Tasmanian women, children focus of housing after family violence report

Tasmanian women and children experiencing domestic violence are more likely to stay in abusive environments due to difficulties accessing social and affordable housing, the latest Australian Housing and Urban Research Institute (AHURI) report revealed yesterday.

Lead author of the AHURI report, ‘Housing outcomes after family violence’, the University of Tasmania’s Research Fellow Dr Kathleen Flanagan, said Tasmania’s shortage of long-term housing leaves many women and children at risk of homelessness.

She said while the findings highlighted immediate responses to domestic and family violence were generally effective and timely, the demand outweighed the supply.

“There is just not enough social housing and far too much demand,” Dr Flanagan said.

“Where affordable housing is not available, women may decide to return to a violent relationship because they perceive this as a safer option than the alternatives, such as homelessness.

“It’s not just about providing our most vulnerable with suitable housing, it represents how we value our people and families.

“We need to be providing them with homes that are safe, stable, affordable and secure into the long term, so they can go on and flourish.”

Dr Flanagan led the AHURI research with support from fellow researchers Jane Henriette (UTAS), and Associate Professor kylie valentine and Dr Hazel Blunden (University of New South Wales).

She said the research examines how housing and other forms of support for vulnerable families can best be integrated to improve safety and wellbeing.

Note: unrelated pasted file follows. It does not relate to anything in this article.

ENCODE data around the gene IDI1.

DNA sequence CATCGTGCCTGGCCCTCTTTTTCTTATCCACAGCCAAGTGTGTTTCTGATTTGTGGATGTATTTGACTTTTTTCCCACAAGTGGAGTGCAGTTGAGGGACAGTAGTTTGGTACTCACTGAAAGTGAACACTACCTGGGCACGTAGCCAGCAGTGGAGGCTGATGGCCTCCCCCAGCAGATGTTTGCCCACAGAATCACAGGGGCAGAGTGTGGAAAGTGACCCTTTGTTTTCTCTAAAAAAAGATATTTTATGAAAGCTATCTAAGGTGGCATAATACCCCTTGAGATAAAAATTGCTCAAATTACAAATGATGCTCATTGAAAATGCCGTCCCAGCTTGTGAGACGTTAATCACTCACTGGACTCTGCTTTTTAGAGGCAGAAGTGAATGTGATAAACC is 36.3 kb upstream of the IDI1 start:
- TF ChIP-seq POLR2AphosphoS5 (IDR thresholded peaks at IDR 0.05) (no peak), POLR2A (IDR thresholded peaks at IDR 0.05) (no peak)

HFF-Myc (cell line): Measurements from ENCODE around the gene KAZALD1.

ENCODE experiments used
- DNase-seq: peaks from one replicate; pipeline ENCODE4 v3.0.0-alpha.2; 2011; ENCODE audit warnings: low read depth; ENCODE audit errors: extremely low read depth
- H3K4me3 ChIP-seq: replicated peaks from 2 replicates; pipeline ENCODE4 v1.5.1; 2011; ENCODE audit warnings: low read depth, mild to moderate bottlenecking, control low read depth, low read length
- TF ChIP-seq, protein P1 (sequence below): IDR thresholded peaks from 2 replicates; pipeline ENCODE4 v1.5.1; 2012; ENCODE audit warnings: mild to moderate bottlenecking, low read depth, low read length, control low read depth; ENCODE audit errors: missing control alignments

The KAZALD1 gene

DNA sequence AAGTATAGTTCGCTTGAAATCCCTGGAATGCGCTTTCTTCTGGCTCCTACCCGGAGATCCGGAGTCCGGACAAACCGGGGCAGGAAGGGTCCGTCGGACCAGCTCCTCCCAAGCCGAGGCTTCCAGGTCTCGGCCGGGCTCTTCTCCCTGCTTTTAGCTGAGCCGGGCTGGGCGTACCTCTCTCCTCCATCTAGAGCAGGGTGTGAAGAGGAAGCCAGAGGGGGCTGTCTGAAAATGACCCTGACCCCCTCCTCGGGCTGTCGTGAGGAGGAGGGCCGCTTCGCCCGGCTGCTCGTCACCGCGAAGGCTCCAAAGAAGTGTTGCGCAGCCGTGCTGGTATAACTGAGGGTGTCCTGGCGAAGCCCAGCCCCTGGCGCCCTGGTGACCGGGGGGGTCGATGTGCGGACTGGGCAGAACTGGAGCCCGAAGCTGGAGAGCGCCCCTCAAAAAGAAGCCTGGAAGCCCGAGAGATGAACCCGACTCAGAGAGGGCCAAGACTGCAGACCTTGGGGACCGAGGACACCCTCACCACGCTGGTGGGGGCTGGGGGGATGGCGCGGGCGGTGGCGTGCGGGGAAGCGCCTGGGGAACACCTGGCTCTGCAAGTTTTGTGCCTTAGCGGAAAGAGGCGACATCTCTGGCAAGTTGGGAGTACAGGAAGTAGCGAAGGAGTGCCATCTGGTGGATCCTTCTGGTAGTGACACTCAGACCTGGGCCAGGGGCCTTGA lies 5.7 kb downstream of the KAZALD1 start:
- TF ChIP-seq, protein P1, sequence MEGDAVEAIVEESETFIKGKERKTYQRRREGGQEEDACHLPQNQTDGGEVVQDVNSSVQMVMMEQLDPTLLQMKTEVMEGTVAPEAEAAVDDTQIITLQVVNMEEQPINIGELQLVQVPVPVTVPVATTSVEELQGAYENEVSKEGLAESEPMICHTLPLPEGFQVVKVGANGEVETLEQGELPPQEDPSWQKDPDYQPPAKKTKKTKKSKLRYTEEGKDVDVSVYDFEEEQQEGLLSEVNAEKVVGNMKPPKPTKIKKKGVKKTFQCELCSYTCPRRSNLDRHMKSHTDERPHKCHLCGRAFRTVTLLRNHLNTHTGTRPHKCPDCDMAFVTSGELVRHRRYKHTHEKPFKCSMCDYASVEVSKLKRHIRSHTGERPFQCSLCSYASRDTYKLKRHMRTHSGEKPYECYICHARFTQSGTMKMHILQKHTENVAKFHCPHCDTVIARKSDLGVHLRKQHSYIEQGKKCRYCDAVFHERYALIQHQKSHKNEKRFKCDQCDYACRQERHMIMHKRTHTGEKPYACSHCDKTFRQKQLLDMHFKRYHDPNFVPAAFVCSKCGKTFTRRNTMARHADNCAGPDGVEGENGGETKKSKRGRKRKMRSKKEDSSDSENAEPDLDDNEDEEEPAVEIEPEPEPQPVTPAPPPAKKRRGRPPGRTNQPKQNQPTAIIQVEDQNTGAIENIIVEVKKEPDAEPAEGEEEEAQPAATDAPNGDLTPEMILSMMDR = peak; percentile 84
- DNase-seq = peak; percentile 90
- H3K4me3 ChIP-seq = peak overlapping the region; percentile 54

“We found that, in general, the responses to domestic and family violence adopted by governments around Australia, promote collaborative working relationships amongst services and provide support that is valued and appreciated by those people in need,” Dr Flanagan said.

“However, data suggests Specialist Homelessness Services, the principal crisis responders, can do little to provide a pathway from crisis to stable, secure and long-term accommodation, which is largely because the supply is inadequate.

“Without an adequate supply of affordable, suitable housing, moving from short-term or transitional accommodation to permanent, independent housing is very difficult and sometimes unachievable.”

To respond effectively, Dr Flanagan said Tasmania needs greater investment in affordable housing options alongside the investment in service responses to family violence.

“Programs designed to support renting in the private sector can be effective for some women, but in tight, competitive housing markets, where landlords have many other applicants to choose from, women and their children will often miss out,” she said.

“More broadly, the private rental market doesn’t tend to offer the very long-term stability and affordability people need.

“The shortage of affordable housing means women can feel pressured to accept accommodation that is substandard, too far from critical networks or located in neighbourhoods or settings that are unsafe.”

The report can be downloaded from the AHURI website at:  http://www.ahuri.edu.au/research/final-reports/311

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